Sunday, June 30, 2019

An Arm Lost but Not Hope


Much has happened since I last wrote, as is becoming the norm. In fact, so much has happened, I don’t think I can even summarize it. I don’t even plan to; my goal with this post is to briefly recall the accounts of Friday, June 14th: the night my wife lost her right arm to a lawnmower.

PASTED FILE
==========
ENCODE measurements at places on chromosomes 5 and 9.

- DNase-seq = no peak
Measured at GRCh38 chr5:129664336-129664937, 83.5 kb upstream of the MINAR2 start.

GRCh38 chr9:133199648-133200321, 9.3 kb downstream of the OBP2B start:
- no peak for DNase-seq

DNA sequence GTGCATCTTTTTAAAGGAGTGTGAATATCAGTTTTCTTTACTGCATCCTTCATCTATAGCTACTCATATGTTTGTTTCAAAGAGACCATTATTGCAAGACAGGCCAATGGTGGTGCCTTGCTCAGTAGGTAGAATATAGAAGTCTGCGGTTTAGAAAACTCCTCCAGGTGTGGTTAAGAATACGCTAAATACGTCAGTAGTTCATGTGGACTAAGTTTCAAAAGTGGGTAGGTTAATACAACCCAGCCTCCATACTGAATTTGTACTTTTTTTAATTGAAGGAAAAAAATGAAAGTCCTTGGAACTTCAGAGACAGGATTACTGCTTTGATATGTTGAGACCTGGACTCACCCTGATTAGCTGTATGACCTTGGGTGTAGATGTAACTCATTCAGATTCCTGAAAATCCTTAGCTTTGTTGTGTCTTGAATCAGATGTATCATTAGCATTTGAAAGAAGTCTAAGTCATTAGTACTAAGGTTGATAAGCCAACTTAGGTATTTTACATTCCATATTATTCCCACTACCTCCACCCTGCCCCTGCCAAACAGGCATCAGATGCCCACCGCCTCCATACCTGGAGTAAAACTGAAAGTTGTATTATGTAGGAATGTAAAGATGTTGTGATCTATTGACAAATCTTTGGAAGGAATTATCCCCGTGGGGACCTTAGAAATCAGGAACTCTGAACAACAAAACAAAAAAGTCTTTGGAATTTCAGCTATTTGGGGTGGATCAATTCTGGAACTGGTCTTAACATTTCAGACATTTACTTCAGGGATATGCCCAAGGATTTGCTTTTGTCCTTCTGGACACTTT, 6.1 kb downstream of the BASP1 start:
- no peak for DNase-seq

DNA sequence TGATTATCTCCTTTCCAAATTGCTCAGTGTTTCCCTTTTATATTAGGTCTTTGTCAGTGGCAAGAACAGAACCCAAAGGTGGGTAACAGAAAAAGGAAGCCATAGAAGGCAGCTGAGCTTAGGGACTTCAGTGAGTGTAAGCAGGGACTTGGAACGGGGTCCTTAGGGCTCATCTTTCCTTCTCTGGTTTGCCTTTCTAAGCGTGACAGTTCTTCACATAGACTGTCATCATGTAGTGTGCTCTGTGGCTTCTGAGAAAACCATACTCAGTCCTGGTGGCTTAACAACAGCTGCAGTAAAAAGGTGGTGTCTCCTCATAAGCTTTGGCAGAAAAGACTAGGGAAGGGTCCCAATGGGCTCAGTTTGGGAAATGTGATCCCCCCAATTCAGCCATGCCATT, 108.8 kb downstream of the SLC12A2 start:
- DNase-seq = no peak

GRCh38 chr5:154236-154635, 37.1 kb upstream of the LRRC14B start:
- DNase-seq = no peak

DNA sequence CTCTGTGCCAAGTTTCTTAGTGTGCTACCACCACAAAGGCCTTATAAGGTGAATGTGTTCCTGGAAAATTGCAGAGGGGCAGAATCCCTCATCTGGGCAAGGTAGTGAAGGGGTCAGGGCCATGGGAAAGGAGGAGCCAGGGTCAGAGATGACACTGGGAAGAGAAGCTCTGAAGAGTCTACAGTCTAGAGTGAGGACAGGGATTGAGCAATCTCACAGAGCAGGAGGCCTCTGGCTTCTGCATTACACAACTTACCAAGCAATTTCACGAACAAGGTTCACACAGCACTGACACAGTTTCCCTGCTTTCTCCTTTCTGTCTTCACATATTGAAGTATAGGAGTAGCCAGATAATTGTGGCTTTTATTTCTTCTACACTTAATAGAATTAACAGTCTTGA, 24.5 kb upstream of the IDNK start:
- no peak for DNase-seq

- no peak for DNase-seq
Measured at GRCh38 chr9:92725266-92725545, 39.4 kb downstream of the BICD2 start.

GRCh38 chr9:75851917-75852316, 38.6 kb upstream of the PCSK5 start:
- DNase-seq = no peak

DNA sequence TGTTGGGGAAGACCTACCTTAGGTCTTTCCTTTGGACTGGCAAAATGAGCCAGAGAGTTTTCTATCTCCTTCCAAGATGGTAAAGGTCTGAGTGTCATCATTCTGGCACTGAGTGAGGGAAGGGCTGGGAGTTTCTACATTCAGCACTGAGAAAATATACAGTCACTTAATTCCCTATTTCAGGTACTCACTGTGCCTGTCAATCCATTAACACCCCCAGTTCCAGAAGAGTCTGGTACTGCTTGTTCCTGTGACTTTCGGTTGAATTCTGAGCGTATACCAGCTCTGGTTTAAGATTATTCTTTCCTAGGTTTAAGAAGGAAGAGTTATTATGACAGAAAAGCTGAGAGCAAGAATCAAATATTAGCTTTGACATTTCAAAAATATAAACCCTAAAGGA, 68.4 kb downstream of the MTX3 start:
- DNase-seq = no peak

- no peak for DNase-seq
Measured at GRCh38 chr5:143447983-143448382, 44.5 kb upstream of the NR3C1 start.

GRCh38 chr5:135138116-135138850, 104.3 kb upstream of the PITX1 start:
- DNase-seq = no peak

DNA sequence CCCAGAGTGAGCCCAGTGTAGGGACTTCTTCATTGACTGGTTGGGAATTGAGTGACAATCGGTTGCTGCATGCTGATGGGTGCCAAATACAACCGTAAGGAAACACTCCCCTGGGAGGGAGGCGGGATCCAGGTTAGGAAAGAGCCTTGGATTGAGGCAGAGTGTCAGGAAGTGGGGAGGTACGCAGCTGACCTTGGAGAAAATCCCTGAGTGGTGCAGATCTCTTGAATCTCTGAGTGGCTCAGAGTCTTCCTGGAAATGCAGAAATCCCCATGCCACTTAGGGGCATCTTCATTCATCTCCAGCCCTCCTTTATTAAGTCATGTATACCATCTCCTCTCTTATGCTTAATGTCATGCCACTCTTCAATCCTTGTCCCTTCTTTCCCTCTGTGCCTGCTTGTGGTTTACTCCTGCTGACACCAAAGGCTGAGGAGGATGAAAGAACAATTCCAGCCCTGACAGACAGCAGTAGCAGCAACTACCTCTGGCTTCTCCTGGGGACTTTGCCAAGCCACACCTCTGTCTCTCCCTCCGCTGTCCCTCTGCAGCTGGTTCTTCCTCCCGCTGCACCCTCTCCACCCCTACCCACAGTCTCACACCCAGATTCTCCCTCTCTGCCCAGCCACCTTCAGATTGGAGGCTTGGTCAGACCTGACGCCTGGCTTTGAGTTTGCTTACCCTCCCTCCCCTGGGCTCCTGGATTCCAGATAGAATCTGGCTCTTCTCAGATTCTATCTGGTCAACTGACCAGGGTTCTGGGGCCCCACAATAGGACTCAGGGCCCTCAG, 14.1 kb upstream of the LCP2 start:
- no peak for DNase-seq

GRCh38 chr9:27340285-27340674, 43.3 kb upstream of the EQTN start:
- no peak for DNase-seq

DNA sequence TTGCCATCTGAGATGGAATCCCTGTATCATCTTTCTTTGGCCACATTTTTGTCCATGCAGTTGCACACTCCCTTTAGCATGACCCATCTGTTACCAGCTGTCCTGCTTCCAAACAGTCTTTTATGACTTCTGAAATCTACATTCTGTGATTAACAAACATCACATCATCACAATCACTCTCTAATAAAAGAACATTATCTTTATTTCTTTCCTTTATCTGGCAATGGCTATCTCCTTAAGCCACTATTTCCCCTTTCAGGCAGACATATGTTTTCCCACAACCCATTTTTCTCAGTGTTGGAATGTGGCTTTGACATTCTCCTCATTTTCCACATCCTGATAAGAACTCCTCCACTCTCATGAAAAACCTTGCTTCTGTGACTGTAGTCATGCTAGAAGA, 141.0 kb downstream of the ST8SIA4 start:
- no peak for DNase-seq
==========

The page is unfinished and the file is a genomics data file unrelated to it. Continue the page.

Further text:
I had gotten home from work at 5pm, which is unusually early for Summer when air conditioning work picks up but it had been a cool, breezy day with rain on the forecast. There had been a lot of rain this Spring and I was finding it difficult to keep up with the mowing around the farm that Heidi and I were renting. More like house-sitting; the grand old farmhouse and surrounding barns were worth more than what we were paying in rent. Along with paying a small monthly stipend, I was responsible for snow removal and lawn mowing. A large 62”-deck zero-turn riding mower was provided and it took roughly 5 hours to get the lawns looking nice and clean again. Because it had rained for nearly two weeks straight, I would attempt to mow in between cloudbursts. My landlords Kenny and Mary Beth would stop in to mow as well; it was truly a group effort to combat the teeming lawns. I was glad for the cool weather and rains; work was a little bit slower and it allowed me to get home early and spend a little extra time with my wife and sons. Canon, our second son, was fresh from the hospital. Arriving three weeks before his due date, Heidi had given birth to Canon by a traumatic c-section. The surgery itself had gone without a hitch, but we had hoped to give birth to him naturally so it was our emotions that were traumatized. Heidi greeted me at the door when I arrived home and said “Excellent timing! You can get some mowing done before it rains!” Her grin was full of energy that I didn’t feel myself. “Uhhhhghghghghghg” I exclaimed, trying to invent an excuse to get out of mowing. It was a Friday night and I just wanted to be lazy. But Heidi declared that the mowing needed to be done before Mary Beth came swooping in to help us out again. “It’s our responsibility; let’s do it.” She said.